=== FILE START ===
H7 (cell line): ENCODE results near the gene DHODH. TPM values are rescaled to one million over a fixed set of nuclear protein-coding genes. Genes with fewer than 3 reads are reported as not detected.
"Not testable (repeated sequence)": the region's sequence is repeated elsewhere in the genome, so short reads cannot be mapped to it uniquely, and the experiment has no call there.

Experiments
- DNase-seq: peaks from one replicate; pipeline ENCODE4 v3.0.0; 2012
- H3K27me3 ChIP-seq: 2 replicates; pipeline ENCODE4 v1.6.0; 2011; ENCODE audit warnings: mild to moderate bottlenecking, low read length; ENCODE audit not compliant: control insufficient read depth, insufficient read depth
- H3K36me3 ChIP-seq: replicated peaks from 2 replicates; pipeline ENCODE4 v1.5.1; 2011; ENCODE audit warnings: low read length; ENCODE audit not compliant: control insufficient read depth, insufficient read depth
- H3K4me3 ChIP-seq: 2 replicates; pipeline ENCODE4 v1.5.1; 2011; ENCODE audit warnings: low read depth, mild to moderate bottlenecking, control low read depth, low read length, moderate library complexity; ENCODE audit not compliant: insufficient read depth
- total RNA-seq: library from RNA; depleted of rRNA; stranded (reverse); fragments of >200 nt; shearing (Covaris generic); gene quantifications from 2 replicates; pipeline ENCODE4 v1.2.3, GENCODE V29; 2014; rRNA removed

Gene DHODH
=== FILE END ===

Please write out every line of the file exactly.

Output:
H7 (cell line): ENCODE results near the gene DHODH. TPM values are rescaled to one million over a fixed set of nuclear protein-coding genes. Genes with fewer than 3 reads are reported as not detected.
"Not testable (repeated sequence)": the region's sequence is repeated elsewhere in the genome, so short reads cannot be mapped to it uniquely, and the experiment has no call there.

Experiments
- DNase-seq: peaks from one replicate; pipeline ENCODE4 v3.0.0; 2012
- H3K27me3 ChIP-seq: 2 replicates; pipeline ENCODE4 v1.6.0; 2011; ENCODE audit warnings: mild to moderate bottlenecking, low read length; ENCODE audit not compliant: control insufficient read depth, insufficient read depth
- H3K36me3 ChIP-seq: replicated peaks from 2 replicates; pipeline ENCODE4 v1.5.1; 2011; ENCODE audit warnings: low read length; ENCODE audit not compliant: control insufficient read depth, insufficient read depth
- H3K4me3 ChIP-seq: 2 replicates; pipeline ENCODE4 v1.5.1; 2011; ENCODE audit warnings: low read depth, mild to moderate bottlenecking, control low read depth, low read length, moderate library complexity; ENCODE audit not compliant: insufficient read depth
- total RNA-seq: library from RNA; depleted of rRNA; stranded (reverse); fragments of >200 nt; shearing (Covaris generic); gene quantifications from 2 replicates; pipeline ENCODE4 v1.2.3, GENCODE V29; 2014; rRNA removed

Gene DHODH